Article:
My topic today is Cutting Horses. And no, I’m not talking knives and blood. (Smile)
Cutting horses are the elite athletes and performers of the Western riding world. Highly trained, fast and nimble, they excel at an important ranching task. In the old West, cattle roamed the range and were usually rounded up twice a year for various purposes, such as branding, vaccinating and castrating. The cowboys also sorted out animals from neighboring ranches that had become mixed together.
Cattle are herd animals, unused to being handled, and do not like to be separated from each other. You can’t just walk into a herd and lead a cow out. Instead you need to isolate the animal so you can rope it and get it under control, or send it into a different pen or herd. They tend to be quite uncooperative about this procedure.
This is where the cutting horse comes in. In addition to being trained to make quick dashes, sliding stops and spinning turns, successful cutters have a quality known as cow sense. They have an uncanny ability to “read” a cow and anticipate its next move. Once their rider has shown them the cow he or she wants, the horse will move it out of the herd and keep it from going back, no matter how hard it tries to return.
Cutting horse competitions grew out of this work and are hugely popular with Western riders. While any breed can compete, most are Quarter Horses specifically bred for the job. A small group of cattle is let into the arena and a couple of riders keep it together. A competitor walks his horse into the herd and separates out a cow. His horse watches the animal and counters every attempt to return to its friends. After less than a minute, the rider stops and turns back to select another cow and repeats the procedure. The ideal is to cut three animals in two and half minutes. A good cutter really enjoys its job and is a delight to watch.
Here’s an excerpt from my book Wyoming Escape that describes a cutting demonstration:
The last team missed their cow and left to sound of good-natured teasing. A few minutes later a small herd of cattle was let into the arena and two of the wranglers kept them grouped together.
“You’re up now, Shawn,” Pepper said.
“Guess you’re right.” He took off his hat, smoothed his hair and resettled the Stetson firmly on his head. Loping to the far end, he entered the pen and brought his horse down to an easy jog while approaching the cattle.
“What’s he going to do?” Mikela asked.
Pepper grinned and leaned forward. “It’s called cutting. Watch.”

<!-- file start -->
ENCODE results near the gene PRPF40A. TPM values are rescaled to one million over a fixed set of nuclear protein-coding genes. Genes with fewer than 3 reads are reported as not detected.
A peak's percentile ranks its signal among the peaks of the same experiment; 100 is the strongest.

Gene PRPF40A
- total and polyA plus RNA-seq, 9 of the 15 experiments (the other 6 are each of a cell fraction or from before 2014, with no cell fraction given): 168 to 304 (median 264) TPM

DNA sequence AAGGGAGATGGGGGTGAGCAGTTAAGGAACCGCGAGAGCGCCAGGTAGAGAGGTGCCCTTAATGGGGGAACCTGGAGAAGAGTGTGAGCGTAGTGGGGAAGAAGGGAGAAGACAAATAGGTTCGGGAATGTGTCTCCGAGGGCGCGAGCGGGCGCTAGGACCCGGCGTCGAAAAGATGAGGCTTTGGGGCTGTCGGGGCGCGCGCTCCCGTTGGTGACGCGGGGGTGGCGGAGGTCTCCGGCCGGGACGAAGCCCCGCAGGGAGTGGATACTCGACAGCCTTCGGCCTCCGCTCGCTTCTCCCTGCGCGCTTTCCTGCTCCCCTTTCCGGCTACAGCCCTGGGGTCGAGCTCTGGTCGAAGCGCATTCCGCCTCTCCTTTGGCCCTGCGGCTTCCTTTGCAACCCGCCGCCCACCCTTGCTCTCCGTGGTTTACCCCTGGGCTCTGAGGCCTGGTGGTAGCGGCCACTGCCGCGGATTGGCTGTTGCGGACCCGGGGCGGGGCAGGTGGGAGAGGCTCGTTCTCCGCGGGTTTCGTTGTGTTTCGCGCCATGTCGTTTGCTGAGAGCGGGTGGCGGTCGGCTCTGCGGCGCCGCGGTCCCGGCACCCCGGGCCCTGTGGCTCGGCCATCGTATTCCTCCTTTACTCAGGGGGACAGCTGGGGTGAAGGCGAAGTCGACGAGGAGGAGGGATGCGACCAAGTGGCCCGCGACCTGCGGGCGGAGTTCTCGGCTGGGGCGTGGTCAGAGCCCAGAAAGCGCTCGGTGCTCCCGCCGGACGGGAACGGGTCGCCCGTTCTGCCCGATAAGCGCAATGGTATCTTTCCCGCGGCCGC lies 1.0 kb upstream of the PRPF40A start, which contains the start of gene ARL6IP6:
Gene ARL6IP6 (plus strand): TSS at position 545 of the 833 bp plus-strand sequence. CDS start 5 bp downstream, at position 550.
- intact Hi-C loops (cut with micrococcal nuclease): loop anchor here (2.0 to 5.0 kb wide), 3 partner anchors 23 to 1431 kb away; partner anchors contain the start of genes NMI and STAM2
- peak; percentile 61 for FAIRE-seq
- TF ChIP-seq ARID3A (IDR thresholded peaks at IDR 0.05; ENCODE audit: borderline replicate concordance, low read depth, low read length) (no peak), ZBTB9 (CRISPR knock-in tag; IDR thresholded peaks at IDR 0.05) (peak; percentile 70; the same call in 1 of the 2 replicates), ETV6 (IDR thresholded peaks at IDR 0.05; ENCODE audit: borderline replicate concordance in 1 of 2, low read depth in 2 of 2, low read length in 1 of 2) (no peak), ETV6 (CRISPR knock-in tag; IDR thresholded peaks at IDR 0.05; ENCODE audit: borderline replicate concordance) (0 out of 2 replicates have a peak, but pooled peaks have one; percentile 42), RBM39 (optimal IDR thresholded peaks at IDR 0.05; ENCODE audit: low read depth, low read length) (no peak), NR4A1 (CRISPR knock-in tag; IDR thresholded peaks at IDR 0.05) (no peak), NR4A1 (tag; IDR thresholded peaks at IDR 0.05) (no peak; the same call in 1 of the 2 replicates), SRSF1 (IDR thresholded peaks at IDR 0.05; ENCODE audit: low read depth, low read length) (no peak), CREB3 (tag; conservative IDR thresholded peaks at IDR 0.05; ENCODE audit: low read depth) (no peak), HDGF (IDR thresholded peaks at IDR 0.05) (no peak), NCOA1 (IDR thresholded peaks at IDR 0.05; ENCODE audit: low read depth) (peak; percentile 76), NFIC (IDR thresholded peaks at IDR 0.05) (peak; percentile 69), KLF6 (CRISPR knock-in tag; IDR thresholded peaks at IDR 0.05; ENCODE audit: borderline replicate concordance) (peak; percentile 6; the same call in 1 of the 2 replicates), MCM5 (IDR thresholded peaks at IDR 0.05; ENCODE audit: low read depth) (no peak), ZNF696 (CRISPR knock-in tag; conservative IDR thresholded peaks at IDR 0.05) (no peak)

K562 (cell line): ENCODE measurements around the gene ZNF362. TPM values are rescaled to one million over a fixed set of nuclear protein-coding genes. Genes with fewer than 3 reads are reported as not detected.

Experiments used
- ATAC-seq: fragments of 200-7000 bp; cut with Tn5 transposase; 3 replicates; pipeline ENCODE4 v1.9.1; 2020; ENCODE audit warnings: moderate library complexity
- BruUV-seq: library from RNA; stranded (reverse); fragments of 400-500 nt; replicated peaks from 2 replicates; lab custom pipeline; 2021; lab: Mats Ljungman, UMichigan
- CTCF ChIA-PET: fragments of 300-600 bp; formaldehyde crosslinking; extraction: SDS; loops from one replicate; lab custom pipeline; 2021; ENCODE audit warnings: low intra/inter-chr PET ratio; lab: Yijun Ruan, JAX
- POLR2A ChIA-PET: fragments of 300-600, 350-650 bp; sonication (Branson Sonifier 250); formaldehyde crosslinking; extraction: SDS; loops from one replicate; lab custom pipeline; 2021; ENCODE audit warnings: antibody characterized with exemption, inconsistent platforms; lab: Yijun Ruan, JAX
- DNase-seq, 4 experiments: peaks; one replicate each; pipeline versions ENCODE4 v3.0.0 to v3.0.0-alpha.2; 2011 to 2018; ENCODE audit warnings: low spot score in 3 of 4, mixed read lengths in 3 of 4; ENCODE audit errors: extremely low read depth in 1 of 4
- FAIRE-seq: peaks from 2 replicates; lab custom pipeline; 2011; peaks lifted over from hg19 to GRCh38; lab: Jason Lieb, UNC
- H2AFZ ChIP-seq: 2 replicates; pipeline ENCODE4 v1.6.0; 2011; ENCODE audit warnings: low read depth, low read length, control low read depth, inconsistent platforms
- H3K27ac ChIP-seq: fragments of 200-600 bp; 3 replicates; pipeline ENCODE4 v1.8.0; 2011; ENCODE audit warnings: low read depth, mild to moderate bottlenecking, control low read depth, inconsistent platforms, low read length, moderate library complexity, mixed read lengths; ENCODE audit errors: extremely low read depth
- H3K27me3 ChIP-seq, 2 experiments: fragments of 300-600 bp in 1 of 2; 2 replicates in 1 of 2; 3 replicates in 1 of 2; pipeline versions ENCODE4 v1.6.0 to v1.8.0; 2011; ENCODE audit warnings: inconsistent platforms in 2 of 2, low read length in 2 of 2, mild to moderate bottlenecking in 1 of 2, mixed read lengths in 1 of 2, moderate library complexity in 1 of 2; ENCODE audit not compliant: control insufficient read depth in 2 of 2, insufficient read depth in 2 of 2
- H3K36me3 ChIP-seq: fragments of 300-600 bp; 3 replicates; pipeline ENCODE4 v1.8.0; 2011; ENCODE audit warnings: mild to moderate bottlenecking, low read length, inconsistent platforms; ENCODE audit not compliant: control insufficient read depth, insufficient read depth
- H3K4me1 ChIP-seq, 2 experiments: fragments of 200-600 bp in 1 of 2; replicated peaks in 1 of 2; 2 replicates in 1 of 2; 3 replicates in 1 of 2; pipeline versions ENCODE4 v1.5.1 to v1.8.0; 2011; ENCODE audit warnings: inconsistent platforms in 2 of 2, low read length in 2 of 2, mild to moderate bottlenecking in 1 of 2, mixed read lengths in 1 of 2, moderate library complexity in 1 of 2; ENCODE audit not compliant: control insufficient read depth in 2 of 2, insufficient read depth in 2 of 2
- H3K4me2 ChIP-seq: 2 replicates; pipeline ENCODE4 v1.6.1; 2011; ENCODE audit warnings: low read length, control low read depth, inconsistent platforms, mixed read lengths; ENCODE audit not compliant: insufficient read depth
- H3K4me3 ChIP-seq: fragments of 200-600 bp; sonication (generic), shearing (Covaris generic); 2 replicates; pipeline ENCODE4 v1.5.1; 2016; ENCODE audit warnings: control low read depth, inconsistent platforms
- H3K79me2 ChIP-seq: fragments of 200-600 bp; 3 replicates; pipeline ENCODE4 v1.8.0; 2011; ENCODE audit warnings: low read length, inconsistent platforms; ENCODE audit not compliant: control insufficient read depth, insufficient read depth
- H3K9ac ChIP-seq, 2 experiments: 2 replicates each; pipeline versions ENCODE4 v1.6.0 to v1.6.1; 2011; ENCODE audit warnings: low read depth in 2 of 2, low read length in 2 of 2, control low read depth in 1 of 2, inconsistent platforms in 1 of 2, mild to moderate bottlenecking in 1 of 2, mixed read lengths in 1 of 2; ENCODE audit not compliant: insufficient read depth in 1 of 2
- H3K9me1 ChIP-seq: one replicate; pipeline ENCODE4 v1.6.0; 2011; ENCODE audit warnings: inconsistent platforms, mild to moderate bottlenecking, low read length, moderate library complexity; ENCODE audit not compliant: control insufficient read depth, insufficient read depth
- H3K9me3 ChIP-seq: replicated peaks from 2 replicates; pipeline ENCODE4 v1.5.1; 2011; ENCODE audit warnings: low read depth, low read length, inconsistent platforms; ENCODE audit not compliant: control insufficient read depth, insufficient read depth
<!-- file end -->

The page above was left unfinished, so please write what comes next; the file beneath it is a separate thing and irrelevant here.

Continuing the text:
As he drew closer, Shawn switched to a walk, studying the restless animals. Slowly and quietly, he headed Cherokee into the bunch, weaving through them. He seemed to find what he wanted and began to herd a cow with a bald face and a big white splotch on her back out of the group and into the open. The heifer suddenly realized she was alone, spun around and attempted to return to her companions. The colorful horse whirled and blocked her way.
The cow trotted to the side and again tried to dash back to the herd and again the paint stopped her. When she bolted in the opposite direction, Cherokee was right beside her, sliding to a stop and crouching as she put on the brakes. He stayed crouched, watching her intently. Each time she spun, trying to evade him, he swung around to meet her.
“Wowee!” Pepper exclaimed. “I wish I rode that well. That horse is so quick, I’d be grabbing horn and hanging on for dear life.”
Mikela watched in fascination. Cherokee seemed to be doing everything on his own. Shawn sat still in the saddle, his reins sagging, and did nothing visible. The bald face cow again charged for the side of the arena. The paint kept pace, slid to a stop, blocking her, then spun around to follow as she dashed the opposite direction. Sprinting after her, he stumbled and pitched forward slightly. The trip caught Shawn by surprise and he briefly lost his balance, jerked sideways and quickly recovered. After several more attempts, the heifer appeared to give up and stood panting. Shawn picked up the reins and turned his horse away, while the crowd yelled and applauded, wanting more.
If you want to see cutters in action, here are a couple of YouTube videos:
The Thrill of Cutting: http://www.youtube.com/watch?v=FlnZ5roGPF4
Houston Rodeo Professional Cutting Horse Competition: http://www.youtube.com/watch?v=nCRzUjn4I7I
photo credit: <a href=”http://www.flickr.com/photos/goingslo/8579683395/”>goingslo</a> via <a href=”http://photopin.com”>photopin</a> <a href=”http://creativecommons.org/licenses/by/2.0/”>cc</a>
photo credit: <a href=”http://www.flickr.com/photos/marine_corps/5998112297/”>United States Marine Corps Official Page</a> via <a href=”http://photopin.com”>photopin</a> <a href=”http://creativecommons.org/licenses/by-nc/2.0/”>cc</a>
Amazing! I’ve never watched a video on cutting nor did I know really what it was. Thank you for this. What a ride! Geez Louise!